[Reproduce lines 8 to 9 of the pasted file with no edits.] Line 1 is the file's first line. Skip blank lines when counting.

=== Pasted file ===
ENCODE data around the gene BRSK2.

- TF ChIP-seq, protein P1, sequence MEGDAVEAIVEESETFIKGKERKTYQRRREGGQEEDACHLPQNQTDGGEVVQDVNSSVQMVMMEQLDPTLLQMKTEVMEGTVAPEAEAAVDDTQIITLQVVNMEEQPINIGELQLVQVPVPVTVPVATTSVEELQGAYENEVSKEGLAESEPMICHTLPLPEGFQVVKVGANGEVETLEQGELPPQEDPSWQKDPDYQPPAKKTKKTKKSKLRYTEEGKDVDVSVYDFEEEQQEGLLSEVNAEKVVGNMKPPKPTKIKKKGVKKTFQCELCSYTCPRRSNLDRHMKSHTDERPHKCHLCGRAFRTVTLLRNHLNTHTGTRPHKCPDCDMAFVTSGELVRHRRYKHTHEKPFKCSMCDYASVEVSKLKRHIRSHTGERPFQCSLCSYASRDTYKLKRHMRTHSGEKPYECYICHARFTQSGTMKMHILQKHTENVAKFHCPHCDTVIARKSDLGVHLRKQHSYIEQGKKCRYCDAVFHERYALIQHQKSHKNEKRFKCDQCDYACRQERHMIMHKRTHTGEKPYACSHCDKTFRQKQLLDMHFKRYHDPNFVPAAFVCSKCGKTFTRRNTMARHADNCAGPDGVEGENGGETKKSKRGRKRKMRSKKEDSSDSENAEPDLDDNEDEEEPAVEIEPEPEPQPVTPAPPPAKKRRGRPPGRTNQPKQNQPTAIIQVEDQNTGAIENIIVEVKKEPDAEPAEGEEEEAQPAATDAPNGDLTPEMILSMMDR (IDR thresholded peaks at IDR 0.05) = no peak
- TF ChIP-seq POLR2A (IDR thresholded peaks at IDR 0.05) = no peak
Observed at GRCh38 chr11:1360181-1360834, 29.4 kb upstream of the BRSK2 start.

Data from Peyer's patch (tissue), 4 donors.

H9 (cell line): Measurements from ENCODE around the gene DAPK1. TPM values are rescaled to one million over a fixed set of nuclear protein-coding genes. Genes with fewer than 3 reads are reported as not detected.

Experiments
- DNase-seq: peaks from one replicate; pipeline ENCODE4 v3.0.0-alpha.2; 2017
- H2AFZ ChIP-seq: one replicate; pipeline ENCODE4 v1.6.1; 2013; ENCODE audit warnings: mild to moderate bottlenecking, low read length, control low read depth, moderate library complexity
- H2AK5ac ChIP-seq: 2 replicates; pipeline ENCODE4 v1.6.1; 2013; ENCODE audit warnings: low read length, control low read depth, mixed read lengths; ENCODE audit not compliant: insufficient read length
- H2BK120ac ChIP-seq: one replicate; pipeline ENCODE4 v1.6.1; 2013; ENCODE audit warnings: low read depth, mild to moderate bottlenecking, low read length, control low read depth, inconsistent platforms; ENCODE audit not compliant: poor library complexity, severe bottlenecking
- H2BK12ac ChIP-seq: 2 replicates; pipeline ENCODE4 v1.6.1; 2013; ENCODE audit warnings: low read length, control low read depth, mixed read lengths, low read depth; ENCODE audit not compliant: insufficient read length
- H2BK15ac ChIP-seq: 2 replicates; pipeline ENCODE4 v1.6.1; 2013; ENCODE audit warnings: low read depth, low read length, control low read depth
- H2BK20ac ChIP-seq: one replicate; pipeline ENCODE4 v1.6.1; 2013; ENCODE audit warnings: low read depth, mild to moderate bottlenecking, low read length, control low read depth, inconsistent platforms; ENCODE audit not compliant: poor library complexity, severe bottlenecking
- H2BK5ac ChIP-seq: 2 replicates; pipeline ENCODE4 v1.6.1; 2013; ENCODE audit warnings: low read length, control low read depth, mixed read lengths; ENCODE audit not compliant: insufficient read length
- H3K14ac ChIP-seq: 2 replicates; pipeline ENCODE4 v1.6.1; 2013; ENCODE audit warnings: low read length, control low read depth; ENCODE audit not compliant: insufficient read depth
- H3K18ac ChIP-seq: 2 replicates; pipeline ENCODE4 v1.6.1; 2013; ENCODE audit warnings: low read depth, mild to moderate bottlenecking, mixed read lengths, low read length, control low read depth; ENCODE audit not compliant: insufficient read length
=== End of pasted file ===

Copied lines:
- DNase-seq: peaks from one replicate; pipeline ENCODE4 v3.0.0-alpha.2; 2017
- H2AFZ ChIP-seq: one replicate; pipeline ENCODE4 v1.6.1; 2013; ENCODE audit warnings: mild to moderate bottlenecking, low read length, control low read depth, moderate library complexity